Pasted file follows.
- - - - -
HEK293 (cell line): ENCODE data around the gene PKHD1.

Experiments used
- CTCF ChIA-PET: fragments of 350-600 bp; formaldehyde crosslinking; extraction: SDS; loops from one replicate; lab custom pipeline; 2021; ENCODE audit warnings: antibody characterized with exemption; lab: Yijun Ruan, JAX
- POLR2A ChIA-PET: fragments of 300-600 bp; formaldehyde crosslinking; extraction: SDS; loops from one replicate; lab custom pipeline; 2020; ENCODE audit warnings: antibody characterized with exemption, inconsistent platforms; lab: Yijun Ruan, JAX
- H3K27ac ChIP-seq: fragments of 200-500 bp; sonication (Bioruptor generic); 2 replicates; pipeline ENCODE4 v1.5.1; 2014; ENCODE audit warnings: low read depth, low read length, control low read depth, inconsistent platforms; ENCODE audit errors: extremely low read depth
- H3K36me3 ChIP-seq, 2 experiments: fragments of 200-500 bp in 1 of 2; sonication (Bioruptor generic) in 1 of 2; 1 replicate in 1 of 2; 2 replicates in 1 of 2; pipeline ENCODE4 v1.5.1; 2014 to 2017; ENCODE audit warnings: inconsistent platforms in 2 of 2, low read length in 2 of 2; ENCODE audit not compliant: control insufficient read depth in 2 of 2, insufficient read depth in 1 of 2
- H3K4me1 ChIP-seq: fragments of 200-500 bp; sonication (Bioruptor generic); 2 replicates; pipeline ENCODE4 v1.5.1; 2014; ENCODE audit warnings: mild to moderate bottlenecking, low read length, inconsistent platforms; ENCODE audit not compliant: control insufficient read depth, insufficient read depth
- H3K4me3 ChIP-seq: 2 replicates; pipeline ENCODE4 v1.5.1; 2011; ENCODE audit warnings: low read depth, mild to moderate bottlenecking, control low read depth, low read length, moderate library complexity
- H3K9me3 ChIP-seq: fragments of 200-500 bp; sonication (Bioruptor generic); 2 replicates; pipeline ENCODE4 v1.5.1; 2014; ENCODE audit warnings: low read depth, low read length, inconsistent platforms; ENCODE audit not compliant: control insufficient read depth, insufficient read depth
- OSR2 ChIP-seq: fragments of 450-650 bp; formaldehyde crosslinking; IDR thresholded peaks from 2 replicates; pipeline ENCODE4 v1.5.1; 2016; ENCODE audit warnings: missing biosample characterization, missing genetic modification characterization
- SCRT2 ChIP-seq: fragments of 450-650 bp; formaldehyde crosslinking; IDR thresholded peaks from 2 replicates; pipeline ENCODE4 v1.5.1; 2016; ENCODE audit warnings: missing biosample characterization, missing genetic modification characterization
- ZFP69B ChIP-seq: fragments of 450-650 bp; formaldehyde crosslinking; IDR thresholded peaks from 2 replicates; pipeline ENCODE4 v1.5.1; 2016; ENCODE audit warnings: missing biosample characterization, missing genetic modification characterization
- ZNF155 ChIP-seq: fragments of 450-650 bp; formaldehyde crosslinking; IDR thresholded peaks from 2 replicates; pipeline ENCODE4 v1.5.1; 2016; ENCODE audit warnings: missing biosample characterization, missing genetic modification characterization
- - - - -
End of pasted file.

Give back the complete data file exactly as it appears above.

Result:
HEK293 (cell line): ENCODE data around the gene PKHD1.

Experiments used
- CTCF ChIA-PET: fragments of 350-600 bp; formaldehyde crosslinking; extraction: SDS; loops from one replicate; lab custom pipeline; 2021; ENCODE audit warnings: antibody characterized with exemption; lab: Yijun Ruan, JAX
- POLR2A ChIA-PET: fragments of 300-600 bp; formaldehyde crosslinking; extraction: SDS; loops from one replicate; lab custom pipeline; 2020; ENCODE audit warnings: antibody characterized with exemption, inconsistent platforms; lab: Yijun Ruan, JAX
- H3K27ac ChIP-seq: fragments of 200-500 bp; sonication (Bioruptor generic); 2 replicates; pipeline ENCODE4 v1.5.1; 2014; ENCODE audit warnings: low read depth, low read length, control low read depth, inconsistent platforms; ENCODE audit errors: extremely low read depth
- H3K36me3 ChIP-seq, 2 experiments: fragments of 200-500 bp in 1 of 2; sonication (Bioruptor generic) in 1 of 2; 1 replicate in 1 of 2; 2 replicates in 1 of 2; pipeline ENCODE4 v1.5.1; 2014 to 2017; ENCODE audit warnings: inconsistent platforms in 2 of 2, low read length in 2 of 2; ENCODE audit not compliant: control insufficient read depth in 2 of 2, insufficient read depth in 1 of 2
- H3K4me1 ChIP-seq: fragments of 200-500 bp; sonication (Bioruptor generic); 2 replicates; pipeline ENCODE4 v1.5.1; 2014; ENCODE audit warnings: mild to moderate bottlenecking, low read length, inconsistent platforms; ENCODE audit not compliant: control insufficient read depth, insufficient read depth
- H3K4me3 ChIP-seq: 2 replicates; pipeline ENCODE4 v1.5.1; 2011; ENCODE audit warnings: low read depth, mild to moderate bottlenecking, control low read depth, low read length, moderate library complexity
- H3K9me3 ChIP-seq: fragments of 200-500 bp; sonication (Bioruptor generic); 2 replicates; pipeline ENCODE4 v1.5.1; 2014; ENCODE audit warnings: low read depth, low read length, inconsistent platforms; ENCODE audit not compliant: control insufficient read depth, insufficient read depth
- OSR2 ChIP-seq: fragments of 450-650 bp; formaldehyde crosslinking; IDR thresholded peaks from 2 replicates; pipeline ENCODE4 v1.5.1; 2016; ENCODE audit warnings: missing biosample characterization, missing genetic modification characterization
- SCRT2 ChIP-seq: fragments of 450-650 bp; formaldehyde crosslinking; IDR thresholded peaks from 2 replicates; pipeline ENCODE4 v1.5.1; 2016; ENCODE audit warnings: missing biosample characterization, missing genetic modification characterization
- ZFP69B ChIP-seq: fragments of 450-650 bp; formaldehyde crosslinking; IDR thresholded peaks from 2 replicates; pipeline ENCODE4 v1.5.1; 2016; ENCODE audit warnings: missing biosample characterization, missing genetic modification characterization
- ZNF155 ChIP-seq: fragments of 450-650 bp; formaldehyde crosslinking; IDR thresholded peaks from 2 replicates; pipeline ENCODE4 v1.5.1; 2016; ENCODE audit warnings: missing biosample characterization, missing genetic modification characterization